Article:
Definition of 'aliasing' (in signal processing)

In this Wiki article on aliasing, the following statement is made:

Fair enough.

But then, two sentences later, we find this:

Now hold on a minute! Is that not the opposite of we’re told in the first quote above? The first quote says that if signals become indistinguishable, that’s aliasing. But the second quote is saying that if the image (i.e. signal) differs from the original, then that’s an alias.

Can someone set me straight, please? Is it me or Wiki (or both) that’s mixed up?


Suppose we have a sampling frequency of 1 and we sample a a signal having a frequency of 0.1. We will see a reasonably true representation of the original signal. That is, our sampling process will give us an output signal of frequency 0.1

Now suppose our signal has a frequency of 1.1. Sampled at a frequency of 1 that will also give us an output frequency of 0.1. The output frequency is different from the input frequency and it is indistinguishable from the case where the input frequency is 0.1.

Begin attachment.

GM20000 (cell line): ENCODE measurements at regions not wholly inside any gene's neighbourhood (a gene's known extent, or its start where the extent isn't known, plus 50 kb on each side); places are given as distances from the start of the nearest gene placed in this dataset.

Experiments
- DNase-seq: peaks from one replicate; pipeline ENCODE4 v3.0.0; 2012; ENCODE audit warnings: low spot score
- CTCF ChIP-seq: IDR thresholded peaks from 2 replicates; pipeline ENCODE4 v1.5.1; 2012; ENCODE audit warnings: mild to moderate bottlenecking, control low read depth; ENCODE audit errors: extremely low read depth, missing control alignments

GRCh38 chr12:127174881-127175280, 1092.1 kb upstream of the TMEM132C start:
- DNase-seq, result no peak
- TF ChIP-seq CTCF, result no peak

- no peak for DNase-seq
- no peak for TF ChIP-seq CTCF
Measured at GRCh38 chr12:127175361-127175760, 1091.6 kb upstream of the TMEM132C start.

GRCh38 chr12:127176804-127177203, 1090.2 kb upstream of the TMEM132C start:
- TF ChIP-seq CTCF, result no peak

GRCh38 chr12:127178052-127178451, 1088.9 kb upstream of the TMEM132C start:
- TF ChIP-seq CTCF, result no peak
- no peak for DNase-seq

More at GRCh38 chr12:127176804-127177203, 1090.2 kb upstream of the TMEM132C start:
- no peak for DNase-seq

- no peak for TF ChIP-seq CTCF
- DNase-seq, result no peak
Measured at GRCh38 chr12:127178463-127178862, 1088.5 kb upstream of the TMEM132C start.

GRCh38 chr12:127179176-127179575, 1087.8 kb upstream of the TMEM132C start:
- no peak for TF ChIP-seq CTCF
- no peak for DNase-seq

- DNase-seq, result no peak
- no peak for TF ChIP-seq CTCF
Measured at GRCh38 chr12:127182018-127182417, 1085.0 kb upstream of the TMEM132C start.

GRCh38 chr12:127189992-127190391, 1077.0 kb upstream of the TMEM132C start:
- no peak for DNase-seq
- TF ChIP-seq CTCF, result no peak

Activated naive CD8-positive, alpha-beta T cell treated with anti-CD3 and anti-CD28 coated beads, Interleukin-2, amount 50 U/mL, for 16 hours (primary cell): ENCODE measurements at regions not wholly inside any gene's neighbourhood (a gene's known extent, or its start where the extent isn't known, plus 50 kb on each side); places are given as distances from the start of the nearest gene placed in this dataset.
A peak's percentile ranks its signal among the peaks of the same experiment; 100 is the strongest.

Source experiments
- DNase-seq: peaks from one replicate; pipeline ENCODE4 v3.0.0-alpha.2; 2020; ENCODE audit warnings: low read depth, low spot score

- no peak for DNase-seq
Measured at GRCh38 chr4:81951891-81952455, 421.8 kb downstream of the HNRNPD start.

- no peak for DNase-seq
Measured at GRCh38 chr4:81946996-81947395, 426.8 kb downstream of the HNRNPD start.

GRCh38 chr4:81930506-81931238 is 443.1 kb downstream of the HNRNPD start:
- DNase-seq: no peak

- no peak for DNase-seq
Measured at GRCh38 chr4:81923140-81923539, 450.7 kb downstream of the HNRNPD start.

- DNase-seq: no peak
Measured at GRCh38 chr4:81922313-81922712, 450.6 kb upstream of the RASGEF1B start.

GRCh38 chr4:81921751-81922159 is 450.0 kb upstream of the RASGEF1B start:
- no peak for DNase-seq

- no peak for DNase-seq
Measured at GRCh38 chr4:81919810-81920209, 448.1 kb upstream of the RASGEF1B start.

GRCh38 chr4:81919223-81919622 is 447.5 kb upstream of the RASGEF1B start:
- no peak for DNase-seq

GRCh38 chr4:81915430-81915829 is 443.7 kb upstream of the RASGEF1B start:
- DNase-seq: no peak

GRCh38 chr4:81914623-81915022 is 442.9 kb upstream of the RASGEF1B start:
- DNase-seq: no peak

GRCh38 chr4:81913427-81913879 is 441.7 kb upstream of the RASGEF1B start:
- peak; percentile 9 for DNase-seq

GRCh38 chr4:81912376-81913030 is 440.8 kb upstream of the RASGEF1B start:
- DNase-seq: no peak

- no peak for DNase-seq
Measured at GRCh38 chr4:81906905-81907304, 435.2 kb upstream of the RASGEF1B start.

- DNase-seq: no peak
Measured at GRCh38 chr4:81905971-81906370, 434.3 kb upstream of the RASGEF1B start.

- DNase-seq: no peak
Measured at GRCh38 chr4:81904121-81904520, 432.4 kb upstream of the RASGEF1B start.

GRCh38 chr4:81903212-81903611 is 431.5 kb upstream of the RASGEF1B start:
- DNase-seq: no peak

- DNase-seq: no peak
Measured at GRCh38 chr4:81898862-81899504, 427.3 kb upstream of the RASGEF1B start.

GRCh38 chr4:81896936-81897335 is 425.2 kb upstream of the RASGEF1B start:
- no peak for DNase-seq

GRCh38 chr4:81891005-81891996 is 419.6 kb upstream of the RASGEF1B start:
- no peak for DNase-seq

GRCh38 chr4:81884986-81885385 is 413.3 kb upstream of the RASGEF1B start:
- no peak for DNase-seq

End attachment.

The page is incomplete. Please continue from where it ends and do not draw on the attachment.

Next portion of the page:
I think what they are saying is that if your cameral has a resolution of 1000 pixels/inch in the horizontal and the scence only changes at a max rate of 100/ inch you get a true image.

However if the scene changes at a rate of 1100/ inch you see an image that changes at a max rate of 100/inch. The scene you see is an alias of a scene that changes at 100/inch and it is different from the scene that was photographed.

There’s no contradiction:

Input = A, output = C
Input = B, output = C

The first sentence of Wiki that you quote is saying that inaccurate sampling can lead to two different inputs (A&B) becoming indistinguishable. The second sentence is pointing out that this can mean that your output is very different to your inputs. Particularly if the difference between A & B is crucial to how we perceive the overall thing.

In other words aliasing can refer to

  • two different inputs becoming indistinguishable in terms of outputs (the cause of the problem) and also to

  • the way this can cause an overall output to be perceived very differently to the inputs (the effect of the problem).

Ah! A very helpful way of looking at it (and phrasing it). Much obliged.

Thanks to both of you for your efforts.

Now, I’m going to (try to) let it become intuitive.